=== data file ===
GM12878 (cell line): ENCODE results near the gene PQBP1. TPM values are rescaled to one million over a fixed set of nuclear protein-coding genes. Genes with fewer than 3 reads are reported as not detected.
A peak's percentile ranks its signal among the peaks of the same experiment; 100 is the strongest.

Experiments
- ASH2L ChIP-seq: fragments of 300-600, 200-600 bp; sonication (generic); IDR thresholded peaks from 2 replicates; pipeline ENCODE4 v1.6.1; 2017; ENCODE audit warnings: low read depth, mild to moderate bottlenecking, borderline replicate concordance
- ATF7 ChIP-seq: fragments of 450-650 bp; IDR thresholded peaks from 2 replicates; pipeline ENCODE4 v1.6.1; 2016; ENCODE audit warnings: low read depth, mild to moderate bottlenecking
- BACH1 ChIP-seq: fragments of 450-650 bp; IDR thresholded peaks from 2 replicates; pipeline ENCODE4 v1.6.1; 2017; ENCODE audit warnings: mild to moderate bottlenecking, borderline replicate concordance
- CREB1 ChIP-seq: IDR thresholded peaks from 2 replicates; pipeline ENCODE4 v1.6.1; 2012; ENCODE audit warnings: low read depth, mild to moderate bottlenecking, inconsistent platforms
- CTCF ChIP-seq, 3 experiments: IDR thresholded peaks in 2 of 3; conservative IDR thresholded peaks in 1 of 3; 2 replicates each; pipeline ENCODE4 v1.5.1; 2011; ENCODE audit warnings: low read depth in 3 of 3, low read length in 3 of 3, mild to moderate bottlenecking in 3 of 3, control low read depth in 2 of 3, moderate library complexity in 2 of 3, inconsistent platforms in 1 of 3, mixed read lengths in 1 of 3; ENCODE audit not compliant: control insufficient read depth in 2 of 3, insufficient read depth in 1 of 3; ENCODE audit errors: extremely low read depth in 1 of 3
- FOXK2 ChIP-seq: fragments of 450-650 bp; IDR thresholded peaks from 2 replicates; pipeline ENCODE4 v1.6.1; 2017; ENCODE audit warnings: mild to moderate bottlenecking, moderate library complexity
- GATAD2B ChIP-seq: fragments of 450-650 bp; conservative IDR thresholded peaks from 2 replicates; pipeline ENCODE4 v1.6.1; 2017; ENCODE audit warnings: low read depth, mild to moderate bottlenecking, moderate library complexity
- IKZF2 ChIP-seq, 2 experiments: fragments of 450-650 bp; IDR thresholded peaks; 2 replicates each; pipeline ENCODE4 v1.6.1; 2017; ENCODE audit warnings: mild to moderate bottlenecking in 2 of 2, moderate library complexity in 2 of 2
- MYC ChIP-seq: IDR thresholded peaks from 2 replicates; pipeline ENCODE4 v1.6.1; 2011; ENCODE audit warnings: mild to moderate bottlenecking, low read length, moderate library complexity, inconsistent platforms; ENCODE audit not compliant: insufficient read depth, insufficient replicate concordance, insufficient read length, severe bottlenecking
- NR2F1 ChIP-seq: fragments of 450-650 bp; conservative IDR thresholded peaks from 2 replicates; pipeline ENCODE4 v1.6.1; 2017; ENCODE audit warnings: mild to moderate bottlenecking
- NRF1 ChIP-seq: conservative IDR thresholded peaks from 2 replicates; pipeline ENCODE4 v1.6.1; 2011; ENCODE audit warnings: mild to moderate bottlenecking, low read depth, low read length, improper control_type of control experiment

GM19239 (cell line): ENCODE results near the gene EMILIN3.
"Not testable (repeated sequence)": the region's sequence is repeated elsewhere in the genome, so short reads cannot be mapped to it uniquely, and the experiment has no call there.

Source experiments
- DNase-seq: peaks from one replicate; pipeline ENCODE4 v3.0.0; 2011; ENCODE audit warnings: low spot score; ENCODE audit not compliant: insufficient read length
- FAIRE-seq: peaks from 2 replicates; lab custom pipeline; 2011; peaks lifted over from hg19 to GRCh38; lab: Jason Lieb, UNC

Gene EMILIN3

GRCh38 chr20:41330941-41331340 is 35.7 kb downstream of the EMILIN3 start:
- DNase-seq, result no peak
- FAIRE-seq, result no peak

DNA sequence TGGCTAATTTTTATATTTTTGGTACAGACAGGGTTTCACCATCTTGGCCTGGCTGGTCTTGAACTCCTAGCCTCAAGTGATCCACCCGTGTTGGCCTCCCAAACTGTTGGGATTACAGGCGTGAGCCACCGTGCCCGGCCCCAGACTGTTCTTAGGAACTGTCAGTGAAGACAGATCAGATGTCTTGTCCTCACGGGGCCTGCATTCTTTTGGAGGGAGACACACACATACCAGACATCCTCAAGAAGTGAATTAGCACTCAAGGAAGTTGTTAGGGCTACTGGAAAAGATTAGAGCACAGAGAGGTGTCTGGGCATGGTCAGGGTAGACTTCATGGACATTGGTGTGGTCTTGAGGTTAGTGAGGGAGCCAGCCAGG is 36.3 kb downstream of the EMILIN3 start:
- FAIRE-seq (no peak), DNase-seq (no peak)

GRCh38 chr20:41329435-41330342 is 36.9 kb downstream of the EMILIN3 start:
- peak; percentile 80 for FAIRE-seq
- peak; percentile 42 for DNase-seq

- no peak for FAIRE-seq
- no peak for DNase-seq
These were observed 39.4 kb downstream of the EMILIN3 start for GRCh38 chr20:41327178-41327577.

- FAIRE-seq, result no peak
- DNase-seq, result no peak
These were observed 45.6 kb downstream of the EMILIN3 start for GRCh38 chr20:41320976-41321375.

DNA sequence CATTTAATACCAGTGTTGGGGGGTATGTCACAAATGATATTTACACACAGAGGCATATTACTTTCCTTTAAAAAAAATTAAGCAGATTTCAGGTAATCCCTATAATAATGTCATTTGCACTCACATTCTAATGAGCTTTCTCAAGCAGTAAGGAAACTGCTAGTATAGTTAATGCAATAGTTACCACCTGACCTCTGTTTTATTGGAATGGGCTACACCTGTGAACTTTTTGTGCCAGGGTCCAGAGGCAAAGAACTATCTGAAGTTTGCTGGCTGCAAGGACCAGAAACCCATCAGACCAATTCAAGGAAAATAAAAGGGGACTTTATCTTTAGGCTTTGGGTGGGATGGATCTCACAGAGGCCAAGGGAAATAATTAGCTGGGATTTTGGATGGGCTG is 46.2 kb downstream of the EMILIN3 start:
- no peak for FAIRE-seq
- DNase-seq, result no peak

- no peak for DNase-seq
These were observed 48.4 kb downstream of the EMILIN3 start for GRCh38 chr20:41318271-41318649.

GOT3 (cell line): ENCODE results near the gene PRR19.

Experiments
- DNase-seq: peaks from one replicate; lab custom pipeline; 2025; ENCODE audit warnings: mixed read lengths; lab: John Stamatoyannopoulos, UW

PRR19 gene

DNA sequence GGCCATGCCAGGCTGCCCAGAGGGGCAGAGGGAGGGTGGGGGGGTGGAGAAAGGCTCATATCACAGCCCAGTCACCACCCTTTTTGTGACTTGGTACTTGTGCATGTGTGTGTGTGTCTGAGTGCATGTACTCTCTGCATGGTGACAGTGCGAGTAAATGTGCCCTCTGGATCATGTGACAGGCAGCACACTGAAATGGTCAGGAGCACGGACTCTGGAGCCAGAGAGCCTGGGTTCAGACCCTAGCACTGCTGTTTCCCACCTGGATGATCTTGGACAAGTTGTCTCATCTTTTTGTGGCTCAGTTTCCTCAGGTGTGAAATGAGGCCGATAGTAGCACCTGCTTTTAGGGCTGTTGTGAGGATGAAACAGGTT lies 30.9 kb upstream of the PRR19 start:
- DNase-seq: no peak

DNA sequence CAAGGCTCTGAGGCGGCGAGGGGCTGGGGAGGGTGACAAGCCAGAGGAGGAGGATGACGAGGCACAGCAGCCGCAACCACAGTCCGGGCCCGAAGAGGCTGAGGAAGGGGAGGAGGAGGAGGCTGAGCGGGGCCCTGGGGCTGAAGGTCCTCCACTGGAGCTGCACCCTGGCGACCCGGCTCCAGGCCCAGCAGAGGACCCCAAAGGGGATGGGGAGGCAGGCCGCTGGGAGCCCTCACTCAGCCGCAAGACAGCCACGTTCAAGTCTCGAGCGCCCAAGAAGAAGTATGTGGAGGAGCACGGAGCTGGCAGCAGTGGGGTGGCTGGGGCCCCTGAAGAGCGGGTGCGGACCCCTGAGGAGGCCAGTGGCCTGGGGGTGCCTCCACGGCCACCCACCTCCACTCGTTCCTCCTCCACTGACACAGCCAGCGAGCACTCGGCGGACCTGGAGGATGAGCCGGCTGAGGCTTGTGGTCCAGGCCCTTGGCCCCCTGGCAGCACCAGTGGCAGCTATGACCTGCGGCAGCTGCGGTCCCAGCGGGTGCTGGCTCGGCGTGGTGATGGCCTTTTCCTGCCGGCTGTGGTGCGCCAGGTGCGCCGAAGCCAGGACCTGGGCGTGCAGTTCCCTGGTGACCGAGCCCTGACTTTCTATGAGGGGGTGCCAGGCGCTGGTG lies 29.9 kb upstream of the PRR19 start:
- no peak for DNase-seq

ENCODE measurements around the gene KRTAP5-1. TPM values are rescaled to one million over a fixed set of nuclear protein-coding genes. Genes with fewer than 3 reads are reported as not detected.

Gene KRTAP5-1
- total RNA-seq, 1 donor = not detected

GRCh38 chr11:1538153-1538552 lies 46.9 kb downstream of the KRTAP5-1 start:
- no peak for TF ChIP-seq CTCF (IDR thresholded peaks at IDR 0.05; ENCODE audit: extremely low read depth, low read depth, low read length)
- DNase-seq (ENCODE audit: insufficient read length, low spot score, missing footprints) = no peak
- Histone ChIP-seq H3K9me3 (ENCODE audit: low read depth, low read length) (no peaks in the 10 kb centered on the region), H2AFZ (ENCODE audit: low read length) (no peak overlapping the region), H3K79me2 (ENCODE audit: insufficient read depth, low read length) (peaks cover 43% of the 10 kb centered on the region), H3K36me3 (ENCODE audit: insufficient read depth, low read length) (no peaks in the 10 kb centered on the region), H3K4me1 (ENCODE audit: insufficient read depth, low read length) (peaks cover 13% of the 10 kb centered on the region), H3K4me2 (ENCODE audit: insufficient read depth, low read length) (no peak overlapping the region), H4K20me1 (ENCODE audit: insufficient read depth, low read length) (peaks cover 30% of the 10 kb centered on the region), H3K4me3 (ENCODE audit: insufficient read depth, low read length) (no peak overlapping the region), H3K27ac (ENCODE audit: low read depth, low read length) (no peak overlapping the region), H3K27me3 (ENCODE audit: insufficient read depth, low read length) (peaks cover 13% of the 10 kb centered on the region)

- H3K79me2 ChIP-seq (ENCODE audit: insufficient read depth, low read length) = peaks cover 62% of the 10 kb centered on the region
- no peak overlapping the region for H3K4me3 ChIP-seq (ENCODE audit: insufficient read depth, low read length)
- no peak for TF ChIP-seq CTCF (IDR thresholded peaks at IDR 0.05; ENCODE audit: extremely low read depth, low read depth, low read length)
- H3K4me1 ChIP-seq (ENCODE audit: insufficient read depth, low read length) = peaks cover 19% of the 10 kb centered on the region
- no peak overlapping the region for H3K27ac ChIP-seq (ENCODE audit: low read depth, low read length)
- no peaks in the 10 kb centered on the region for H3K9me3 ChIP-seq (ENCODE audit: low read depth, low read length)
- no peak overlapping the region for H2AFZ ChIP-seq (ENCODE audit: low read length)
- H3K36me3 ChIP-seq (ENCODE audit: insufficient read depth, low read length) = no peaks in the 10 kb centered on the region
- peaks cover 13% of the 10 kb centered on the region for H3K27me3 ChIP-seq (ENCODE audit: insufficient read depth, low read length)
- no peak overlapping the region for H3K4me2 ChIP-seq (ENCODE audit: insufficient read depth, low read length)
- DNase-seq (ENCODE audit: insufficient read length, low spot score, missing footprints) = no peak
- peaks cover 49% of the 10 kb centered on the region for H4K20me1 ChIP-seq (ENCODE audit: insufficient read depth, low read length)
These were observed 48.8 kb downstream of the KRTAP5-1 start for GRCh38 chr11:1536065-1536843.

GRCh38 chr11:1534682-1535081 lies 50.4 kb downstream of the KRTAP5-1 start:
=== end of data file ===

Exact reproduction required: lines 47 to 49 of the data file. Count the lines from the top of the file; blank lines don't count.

- no peak for DNase-seq

ENCODE measurements around the gene KRTAP5-1. TPM values are rescaled to one million over a fixed set of nuclear protein-coding genes. Genes with fewer than 3 reads are reported as not detected.

Gene KRTAP5-1